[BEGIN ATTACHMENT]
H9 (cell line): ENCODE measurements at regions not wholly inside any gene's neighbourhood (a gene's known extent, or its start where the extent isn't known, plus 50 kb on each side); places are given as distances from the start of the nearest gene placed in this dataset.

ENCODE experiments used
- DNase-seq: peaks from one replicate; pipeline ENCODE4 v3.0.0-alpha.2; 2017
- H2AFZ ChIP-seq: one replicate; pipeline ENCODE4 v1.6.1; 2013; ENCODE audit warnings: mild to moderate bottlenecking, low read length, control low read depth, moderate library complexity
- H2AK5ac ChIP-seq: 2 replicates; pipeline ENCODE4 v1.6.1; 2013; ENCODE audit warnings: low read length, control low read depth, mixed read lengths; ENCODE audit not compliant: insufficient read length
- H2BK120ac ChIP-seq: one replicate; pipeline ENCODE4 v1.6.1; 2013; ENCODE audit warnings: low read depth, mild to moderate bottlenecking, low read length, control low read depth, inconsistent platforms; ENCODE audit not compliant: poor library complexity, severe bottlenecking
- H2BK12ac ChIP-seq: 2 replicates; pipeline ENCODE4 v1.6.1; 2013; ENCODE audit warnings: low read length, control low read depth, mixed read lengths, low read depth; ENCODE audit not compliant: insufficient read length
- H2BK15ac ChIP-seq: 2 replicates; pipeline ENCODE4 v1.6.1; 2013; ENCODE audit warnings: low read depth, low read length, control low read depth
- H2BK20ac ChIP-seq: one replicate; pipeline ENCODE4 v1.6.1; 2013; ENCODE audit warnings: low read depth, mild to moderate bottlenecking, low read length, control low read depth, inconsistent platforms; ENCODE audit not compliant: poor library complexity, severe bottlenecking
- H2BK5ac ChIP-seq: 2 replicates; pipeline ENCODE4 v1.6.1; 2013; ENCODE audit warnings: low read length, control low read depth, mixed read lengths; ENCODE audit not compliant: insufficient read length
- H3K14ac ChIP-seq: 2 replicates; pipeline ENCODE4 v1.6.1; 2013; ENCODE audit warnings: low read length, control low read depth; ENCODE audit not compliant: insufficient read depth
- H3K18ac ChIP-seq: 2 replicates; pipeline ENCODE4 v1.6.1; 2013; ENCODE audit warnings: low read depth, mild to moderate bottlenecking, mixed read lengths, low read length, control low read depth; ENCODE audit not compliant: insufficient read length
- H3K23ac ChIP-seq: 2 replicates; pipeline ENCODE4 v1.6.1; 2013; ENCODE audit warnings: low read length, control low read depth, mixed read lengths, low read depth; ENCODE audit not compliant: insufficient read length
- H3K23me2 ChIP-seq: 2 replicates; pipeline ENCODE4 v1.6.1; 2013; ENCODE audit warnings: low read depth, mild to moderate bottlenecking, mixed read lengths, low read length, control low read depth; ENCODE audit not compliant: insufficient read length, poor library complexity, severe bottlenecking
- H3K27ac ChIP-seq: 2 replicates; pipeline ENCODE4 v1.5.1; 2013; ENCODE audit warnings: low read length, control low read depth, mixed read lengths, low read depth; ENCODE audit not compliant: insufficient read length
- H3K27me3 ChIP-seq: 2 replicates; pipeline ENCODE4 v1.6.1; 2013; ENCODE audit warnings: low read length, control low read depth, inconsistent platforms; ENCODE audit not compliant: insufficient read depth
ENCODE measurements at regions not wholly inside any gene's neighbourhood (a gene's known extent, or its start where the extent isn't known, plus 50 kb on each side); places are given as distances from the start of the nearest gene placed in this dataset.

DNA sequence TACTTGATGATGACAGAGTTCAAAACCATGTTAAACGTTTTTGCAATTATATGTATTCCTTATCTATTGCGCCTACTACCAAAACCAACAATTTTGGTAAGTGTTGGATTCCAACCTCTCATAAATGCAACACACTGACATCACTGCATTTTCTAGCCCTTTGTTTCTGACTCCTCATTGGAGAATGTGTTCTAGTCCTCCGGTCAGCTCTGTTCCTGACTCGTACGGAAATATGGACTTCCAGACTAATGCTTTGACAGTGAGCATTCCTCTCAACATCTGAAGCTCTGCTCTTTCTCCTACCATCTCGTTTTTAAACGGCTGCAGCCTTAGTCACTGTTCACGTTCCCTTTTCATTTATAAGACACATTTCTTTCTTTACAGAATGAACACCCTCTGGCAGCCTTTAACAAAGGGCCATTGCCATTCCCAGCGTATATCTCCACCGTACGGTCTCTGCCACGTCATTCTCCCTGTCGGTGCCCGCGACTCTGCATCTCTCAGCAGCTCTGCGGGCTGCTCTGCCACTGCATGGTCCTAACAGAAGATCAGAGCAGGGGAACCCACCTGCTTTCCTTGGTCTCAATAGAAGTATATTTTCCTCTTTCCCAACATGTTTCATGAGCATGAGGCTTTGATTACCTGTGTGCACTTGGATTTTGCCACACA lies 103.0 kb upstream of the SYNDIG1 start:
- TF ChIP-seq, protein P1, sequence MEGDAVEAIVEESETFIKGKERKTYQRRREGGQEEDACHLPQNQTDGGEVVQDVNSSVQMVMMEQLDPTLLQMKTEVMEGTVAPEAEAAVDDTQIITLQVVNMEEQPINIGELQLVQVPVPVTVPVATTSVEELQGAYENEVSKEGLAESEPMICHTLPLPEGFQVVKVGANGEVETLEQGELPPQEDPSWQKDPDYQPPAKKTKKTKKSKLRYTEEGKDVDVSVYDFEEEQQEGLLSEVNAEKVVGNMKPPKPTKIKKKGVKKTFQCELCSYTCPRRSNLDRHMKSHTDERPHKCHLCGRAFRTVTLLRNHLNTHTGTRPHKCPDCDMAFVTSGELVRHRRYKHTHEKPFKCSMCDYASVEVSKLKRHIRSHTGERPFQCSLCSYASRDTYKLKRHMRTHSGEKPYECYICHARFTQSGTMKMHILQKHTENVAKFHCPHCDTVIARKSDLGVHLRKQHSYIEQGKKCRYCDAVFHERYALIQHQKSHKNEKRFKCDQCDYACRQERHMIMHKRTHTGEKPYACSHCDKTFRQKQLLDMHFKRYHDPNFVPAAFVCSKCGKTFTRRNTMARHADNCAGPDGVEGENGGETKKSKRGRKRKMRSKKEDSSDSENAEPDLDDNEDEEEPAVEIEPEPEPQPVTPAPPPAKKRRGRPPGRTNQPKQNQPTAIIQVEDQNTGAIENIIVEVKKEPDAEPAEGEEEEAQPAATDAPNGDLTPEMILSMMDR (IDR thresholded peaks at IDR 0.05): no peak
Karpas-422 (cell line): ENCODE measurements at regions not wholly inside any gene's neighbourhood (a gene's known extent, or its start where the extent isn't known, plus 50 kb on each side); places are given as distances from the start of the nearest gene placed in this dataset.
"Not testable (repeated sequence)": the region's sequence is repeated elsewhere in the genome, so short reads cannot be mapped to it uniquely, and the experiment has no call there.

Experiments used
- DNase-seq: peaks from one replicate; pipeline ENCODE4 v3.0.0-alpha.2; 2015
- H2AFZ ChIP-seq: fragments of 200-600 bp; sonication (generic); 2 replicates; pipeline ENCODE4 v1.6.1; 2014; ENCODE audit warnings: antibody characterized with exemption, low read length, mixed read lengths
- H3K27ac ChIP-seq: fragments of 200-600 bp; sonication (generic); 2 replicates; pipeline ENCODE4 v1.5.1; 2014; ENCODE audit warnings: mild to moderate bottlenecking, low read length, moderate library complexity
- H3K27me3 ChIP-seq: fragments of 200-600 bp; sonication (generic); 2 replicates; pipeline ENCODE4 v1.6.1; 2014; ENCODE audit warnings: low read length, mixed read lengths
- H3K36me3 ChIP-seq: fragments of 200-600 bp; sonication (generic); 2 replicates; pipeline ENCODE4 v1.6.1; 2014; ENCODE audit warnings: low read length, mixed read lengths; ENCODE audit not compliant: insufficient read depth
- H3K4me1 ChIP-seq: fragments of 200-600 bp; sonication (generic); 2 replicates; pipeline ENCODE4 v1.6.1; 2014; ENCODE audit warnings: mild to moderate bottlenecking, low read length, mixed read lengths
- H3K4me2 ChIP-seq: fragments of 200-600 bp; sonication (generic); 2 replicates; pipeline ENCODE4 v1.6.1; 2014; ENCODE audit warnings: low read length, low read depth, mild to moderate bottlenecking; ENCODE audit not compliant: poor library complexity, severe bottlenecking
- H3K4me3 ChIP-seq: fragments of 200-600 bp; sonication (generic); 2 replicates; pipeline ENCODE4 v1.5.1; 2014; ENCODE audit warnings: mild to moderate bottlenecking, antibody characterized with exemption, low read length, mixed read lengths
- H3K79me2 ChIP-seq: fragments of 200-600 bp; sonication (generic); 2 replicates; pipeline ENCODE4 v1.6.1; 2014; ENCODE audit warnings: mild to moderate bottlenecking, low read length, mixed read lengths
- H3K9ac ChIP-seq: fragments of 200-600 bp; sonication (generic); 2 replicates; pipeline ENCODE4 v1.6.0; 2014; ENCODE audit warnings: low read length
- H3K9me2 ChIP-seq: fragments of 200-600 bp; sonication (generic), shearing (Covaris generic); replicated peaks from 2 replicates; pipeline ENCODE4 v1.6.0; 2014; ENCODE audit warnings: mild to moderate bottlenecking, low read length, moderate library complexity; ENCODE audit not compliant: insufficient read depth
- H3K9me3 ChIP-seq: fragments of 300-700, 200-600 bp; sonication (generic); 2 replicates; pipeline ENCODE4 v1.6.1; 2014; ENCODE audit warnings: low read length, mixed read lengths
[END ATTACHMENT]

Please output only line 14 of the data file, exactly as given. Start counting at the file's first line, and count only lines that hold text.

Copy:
- H3K23me2 ChIP-seq: 2 replicates; pipeline ENCODE4 v1.6.1; 2013; ENCODE audit warnings: low read depth, mild to moderate bottlenecking, mixed read lengths, low read length, control low read depth; ENCODE audit not compliant: insufficient read length, poor library complexity, severe bottlenecking